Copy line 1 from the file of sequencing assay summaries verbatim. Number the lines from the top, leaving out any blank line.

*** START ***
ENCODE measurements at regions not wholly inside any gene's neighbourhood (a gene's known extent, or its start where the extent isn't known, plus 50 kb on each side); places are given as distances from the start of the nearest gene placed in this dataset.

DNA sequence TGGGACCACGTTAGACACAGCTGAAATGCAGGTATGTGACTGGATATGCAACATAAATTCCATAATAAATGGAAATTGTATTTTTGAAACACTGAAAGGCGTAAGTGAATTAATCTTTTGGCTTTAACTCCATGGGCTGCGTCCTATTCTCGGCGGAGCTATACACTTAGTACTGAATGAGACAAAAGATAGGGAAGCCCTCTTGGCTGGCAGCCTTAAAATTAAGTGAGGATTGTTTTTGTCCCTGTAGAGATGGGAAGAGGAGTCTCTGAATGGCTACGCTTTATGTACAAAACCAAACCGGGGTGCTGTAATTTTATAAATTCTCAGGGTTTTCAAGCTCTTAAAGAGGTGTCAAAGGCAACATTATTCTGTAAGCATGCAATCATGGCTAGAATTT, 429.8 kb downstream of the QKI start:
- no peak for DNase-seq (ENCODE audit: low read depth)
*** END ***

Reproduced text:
ENCODE measurements at regions not wholly inside any gene's neighbourhood (a gene's known extent, or its start where the extent isn't known, plus 50 kb on each side); places are given as distances from the start of the nearest gene placed in this dataset.